The jury did not award Ms. Liebeck $2.9 million because she deserved it, but because it wanted to punish McDonald’s—which is the precise reason punitive damages even exist. The reasons for the punishment include: (1) McDonald’s was serving its coffee 50-60 degrees higher than what is normally served in a home kitchen; (2) the investigation leading up to trial revealed McDonald’s had received at least 700 complaints from people regarding the unsafe temperatures of its coffee; and (3) many of these prior complaints included people that experienced serious and disfiguring burns, including many children; and (4) despite all of these complaints and serious injuries, McDonald’s took no action to prevent future serious burns and continued storing coffee at higher temperatures to maximize its shelf life. This was the quintessential case of a huge corporation putting profit over human health.

Despite these facts being readily available to all, Ms. Liebeck, who died in 2003, remains the posterchild for frivolous lawsuits. There is even an organization that has created “The Stella Awards” to honor really stupid people doing really stupid things, and then suing someone for it. These “awards” have become email chains you have likely received. These stories, however, rarely include a fair account of the actual facts, and often times make stories up from whole cloth. One of the most indispensable (and independent) websites out there, www.snopes.com, routinely debunks these Stella awards and people’s attempts to mischaracterize real lawsuits.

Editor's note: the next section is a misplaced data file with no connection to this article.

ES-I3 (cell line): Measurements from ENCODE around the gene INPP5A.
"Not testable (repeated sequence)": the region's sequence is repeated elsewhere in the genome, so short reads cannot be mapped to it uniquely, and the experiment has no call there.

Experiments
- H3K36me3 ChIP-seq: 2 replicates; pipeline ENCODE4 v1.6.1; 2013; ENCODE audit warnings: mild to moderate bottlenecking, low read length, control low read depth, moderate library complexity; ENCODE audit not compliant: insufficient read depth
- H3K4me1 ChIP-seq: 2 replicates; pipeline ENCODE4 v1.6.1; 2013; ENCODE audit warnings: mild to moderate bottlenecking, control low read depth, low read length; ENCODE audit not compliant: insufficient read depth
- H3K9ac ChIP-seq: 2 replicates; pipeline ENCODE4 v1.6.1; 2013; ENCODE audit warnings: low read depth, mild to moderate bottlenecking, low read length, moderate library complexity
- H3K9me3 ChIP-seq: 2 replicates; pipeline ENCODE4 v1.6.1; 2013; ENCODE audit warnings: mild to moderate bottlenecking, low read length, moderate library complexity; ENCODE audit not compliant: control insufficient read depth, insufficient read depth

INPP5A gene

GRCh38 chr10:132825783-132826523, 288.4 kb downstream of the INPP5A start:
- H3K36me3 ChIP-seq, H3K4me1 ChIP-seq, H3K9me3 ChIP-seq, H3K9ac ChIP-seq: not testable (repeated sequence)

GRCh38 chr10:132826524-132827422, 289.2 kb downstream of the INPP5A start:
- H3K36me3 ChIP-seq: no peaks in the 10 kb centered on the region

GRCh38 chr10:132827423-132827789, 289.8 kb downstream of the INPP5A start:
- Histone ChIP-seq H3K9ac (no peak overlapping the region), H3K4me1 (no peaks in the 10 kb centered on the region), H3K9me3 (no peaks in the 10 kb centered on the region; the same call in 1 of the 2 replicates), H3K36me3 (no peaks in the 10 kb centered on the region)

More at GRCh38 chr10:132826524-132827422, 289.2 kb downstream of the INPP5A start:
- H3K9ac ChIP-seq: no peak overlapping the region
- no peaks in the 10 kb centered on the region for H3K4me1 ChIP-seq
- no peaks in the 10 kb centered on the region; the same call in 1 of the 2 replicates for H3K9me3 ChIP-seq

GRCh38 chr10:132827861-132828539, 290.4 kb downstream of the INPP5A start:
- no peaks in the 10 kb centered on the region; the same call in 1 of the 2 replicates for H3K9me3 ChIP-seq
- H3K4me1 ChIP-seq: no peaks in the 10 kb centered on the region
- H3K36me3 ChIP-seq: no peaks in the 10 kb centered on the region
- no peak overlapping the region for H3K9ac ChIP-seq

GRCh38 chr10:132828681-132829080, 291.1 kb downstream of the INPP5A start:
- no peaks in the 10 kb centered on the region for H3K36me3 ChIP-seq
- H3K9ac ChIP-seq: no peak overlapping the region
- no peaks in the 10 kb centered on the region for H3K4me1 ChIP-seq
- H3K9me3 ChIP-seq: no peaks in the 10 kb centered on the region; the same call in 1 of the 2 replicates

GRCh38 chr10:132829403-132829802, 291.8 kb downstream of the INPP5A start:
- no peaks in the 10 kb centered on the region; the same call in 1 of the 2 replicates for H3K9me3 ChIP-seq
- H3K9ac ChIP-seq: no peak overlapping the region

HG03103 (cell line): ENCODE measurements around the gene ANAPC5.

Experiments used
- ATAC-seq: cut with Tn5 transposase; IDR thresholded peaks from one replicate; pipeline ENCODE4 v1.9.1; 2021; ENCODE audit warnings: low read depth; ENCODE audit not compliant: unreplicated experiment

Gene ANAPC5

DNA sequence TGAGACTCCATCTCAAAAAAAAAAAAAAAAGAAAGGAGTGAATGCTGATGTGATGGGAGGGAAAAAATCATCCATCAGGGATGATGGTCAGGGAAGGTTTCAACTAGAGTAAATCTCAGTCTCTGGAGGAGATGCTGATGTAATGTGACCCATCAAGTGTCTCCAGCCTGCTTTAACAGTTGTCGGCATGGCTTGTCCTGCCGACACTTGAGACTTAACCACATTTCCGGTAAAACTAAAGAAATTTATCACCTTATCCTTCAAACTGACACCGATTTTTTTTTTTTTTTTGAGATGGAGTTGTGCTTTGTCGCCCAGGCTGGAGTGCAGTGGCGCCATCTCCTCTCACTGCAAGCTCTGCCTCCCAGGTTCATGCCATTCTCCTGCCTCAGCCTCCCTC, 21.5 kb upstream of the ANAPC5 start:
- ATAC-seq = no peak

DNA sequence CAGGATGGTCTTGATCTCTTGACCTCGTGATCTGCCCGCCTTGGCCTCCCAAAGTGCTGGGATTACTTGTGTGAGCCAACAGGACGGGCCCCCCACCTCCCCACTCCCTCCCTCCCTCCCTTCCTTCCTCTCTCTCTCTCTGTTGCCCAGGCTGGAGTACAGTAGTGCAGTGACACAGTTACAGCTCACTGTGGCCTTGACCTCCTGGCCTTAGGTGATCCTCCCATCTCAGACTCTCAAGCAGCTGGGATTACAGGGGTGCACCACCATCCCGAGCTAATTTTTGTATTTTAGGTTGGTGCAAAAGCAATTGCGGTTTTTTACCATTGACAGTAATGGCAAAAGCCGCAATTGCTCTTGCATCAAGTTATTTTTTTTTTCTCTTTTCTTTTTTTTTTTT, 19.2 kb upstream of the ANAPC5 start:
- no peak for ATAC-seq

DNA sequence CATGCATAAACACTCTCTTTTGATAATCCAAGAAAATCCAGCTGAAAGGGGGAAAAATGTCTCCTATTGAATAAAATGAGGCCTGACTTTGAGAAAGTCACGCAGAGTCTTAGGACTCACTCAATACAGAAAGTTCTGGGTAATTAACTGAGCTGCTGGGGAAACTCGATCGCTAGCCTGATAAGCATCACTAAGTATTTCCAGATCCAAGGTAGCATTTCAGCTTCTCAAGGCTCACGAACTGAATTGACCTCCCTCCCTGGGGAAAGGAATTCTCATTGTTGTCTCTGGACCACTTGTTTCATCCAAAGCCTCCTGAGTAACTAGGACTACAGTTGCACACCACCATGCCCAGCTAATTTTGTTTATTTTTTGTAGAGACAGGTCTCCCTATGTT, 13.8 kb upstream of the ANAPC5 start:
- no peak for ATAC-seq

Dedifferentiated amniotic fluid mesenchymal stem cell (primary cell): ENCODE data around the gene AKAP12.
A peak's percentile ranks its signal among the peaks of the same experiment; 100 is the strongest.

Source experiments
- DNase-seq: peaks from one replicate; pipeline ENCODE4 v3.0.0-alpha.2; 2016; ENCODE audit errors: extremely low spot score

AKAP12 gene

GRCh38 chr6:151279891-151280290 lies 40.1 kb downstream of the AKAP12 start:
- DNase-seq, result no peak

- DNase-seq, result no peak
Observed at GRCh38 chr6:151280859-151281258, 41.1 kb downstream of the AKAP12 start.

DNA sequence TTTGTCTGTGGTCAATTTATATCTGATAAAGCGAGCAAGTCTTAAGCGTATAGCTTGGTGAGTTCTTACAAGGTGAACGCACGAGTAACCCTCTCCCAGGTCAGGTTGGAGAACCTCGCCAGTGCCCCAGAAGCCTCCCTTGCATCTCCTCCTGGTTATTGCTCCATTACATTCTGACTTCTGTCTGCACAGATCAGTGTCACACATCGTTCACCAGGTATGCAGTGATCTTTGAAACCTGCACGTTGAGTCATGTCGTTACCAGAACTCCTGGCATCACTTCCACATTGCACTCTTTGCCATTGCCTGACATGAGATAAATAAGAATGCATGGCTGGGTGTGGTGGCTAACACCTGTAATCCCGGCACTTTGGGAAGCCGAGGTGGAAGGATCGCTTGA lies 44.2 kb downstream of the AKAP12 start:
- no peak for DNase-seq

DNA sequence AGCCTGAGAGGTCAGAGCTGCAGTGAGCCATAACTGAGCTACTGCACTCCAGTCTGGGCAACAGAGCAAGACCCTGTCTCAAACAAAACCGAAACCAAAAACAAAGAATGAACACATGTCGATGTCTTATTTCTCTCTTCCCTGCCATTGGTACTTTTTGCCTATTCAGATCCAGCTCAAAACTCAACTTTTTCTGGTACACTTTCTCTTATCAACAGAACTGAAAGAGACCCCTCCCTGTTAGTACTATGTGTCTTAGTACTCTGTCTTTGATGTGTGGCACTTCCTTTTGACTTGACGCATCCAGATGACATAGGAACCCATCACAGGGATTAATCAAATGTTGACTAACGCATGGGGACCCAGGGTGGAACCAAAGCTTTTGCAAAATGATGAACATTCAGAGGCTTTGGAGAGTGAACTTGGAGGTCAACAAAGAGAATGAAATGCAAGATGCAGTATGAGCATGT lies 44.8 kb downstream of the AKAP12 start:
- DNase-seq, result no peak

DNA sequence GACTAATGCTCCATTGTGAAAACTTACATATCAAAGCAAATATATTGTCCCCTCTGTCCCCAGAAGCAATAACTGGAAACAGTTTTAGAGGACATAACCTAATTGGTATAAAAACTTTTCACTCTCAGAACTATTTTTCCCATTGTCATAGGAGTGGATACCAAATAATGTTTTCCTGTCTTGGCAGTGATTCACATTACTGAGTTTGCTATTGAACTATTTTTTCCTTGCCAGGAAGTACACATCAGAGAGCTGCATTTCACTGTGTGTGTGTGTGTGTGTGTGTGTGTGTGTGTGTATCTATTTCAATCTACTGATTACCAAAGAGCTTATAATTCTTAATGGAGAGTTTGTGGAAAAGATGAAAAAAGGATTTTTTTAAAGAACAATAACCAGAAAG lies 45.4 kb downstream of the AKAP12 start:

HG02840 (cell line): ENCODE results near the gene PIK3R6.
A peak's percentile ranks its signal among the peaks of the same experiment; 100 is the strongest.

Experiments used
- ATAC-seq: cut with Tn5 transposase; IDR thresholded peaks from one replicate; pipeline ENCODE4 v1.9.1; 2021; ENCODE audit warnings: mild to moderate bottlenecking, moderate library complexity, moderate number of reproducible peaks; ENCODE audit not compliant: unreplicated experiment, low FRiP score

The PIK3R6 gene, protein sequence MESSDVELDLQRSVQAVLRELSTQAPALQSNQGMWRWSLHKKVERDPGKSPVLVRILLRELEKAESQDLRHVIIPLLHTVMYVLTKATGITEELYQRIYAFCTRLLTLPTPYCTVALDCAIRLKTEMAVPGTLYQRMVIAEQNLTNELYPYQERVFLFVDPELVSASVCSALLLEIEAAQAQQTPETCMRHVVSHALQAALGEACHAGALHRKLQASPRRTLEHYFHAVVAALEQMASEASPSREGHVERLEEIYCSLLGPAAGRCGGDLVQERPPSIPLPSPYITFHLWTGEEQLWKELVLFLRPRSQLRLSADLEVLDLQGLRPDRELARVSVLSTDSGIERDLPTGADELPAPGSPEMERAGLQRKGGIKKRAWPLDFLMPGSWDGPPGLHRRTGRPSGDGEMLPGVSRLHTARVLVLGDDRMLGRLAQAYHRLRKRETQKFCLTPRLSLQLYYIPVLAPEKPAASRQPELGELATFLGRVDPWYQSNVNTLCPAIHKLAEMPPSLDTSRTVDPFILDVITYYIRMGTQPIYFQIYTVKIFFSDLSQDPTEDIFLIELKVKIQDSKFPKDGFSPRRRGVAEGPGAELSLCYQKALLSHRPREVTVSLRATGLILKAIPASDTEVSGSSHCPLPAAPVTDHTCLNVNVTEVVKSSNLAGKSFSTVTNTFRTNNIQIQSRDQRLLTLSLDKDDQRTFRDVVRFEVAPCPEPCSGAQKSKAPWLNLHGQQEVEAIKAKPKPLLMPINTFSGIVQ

Perhaps the most famous example of a pro-corporation, anti-consumer leader lying about a lawsuit for political gain was an anecdote told by Ronald Reagan in a speech he gave in 1986, in which he said:

“In California, a man was using a public telephone booth to place a call. An alleged drunk driver careened down the street, lost control of his car and crashed into a phone booth. Now, it’s no surprise that the injured man sued. But you might be startled to hear whom he sued: The telephone company and associated firms!”

Certain facts Mr. Reagan seemed to have forgotten to include: (1) This phone booth was located in a dangerous location; (2) in the previous year, a car had hit the phone booth, completely removing it from its location; (3) after the crash, the phone company put the phone booth in the exact same location without installing any protective devices or warnings; (4) the phone company did not repair the broken door of the booth, and it was this broken door that prevented the injured person from escaping (testimony from the trial revealed that witnesses saw the man struggling unsuccessfully to open the door to escape harm’s way); and (5) one of the man’s legs was amputated and he would no longer be able to be a janitor (his profession at time of injury).